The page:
Charging a fare on the Gong Shuttle won’t see users move to other buses, said a former university transport manager.
This is because only the Gong Shuttle runs between some key locations.
Tom Hunt served as the transport projects manager at University of Wollongong where he saw the effect of the Gong Shuttle first-hand.
He criticised the government’s claims that Gong Shuttle fares will help to “spread the passenger load across the network”.
“The vast majority of people do not catch the shuttle in place of other services, as is claimed,” Mr Hunt said.
“They catch it because there are no better services on their route.
“That is very simple to prove. Go to Trip Planner or any other similar phone app and seek the quickest public transport trip between any of the stops on the Gong Shuttle route – or nearly anywhere around Wollongong – and see how often it offers you an alternative.”
Mr Hunt also said a fare should only be 25 cents per trip, given the government claims it carried around 3 million passenger a year and costs $3 million annually.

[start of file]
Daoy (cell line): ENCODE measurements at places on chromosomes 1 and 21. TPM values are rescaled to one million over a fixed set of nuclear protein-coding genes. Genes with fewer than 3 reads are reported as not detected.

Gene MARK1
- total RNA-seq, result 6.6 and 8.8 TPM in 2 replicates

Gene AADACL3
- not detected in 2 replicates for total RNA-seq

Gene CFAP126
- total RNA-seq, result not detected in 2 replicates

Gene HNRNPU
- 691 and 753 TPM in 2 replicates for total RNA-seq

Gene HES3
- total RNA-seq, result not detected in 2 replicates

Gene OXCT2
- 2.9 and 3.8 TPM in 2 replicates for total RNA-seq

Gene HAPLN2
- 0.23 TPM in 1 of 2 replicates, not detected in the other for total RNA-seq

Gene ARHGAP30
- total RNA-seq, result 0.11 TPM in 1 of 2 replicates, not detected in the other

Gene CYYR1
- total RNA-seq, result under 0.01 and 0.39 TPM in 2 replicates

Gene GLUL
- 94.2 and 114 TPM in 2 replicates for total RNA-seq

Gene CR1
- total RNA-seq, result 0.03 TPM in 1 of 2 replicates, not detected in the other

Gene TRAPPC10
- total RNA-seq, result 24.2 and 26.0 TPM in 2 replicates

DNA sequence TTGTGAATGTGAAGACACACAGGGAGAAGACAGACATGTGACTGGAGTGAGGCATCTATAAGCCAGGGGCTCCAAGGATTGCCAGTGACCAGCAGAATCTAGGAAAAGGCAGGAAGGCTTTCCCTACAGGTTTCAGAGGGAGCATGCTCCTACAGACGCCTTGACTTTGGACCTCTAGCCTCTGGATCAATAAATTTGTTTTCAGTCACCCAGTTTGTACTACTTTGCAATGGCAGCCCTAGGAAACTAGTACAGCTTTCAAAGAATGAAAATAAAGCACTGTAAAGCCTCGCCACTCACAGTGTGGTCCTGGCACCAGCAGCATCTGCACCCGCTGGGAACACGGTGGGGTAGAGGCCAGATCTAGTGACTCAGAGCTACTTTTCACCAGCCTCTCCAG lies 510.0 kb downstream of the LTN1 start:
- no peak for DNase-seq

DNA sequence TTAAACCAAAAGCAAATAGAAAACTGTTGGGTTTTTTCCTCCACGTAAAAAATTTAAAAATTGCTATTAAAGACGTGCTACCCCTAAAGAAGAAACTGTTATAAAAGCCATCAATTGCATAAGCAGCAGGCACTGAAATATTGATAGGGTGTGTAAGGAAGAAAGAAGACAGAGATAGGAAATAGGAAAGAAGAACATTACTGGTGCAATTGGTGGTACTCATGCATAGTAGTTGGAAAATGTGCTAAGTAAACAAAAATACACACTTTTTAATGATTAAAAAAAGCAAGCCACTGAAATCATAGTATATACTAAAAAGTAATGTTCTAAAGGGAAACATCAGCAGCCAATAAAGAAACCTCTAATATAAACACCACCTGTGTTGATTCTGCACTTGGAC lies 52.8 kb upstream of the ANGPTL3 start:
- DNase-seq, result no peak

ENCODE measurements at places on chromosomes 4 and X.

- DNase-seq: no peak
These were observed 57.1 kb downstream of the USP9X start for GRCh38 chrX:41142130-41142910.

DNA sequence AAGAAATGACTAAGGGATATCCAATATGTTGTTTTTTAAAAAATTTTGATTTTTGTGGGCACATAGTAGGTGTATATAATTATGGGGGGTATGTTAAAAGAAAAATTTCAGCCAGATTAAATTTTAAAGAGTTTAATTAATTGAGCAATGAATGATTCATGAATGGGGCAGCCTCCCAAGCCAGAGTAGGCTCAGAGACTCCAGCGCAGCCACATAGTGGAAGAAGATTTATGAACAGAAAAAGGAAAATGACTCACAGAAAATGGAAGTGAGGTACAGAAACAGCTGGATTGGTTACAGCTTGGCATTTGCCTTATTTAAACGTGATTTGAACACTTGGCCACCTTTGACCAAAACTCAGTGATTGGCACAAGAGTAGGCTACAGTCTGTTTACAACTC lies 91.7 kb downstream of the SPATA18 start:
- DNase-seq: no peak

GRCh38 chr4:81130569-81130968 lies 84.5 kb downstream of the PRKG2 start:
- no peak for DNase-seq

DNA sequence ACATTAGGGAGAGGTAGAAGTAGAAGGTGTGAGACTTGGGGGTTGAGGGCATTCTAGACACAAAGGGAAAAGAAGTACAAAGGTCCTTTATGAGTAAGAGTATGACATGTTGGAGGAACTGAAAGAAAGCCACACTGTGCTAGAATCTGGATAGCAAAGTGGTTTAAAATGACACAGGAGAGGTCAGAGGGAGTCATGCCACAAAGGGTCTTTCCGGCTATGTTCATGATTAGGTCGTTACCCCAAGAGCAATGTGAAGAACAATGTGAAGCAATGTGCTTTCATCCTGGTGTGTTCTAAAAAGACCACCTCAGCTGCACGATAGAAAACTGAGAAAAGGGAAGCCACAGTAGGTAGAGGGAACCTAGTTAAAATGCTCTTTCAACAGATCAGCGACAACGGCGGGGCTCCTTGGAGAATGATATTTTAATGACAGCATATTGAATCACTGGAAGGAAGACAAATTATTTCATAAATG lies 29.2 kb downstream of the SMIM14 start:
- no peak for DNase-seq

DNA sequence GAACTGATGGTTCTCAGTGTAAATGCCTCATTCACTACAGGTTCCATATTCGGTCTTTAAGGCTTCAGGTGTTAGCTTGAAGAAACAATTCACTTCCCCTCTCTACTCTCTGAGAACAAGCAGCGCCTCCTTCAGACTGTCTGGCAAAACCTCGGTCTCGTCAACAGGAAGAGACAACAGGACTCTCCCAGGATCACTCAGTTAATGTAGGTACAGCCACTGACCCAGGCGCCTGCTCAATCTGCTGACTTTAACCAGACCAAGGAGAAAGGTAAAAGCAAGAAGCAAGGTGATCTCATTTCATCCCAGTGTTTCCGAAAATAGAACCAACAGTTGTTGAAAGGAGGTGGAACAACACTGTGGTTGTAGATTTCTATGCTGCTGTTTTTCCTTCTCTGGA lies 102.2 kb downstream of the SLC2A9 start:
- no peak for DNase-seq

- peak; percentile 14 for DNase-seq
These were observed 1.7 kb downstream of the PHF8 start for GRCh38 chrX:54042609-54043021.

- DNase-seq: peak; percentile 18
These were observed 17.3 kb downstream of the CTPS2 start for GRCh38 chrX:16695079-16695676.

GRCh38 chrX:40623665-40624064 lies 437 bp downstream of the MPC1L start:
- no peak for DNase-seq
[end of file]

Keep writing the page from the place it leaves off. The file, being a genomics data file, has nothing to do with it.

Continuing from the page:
“They also say that for public transport across the state, the state government subsidises 75 per cent of the cost,” Mr Hunt said.
“So the cost of running the service is an average of $1 per trip.
“For equity with other services 75 per cent of the fare should be subsidised and the fare should be 25 cents per trip.”
Transport for NSW declined to state whether anything other than full fares were considered.
“Introducing a standard Opal fare was considered the fairest way of reducing congestion on the Wollongong Shuttle and helping to spread the load across the network,” a spokesman said.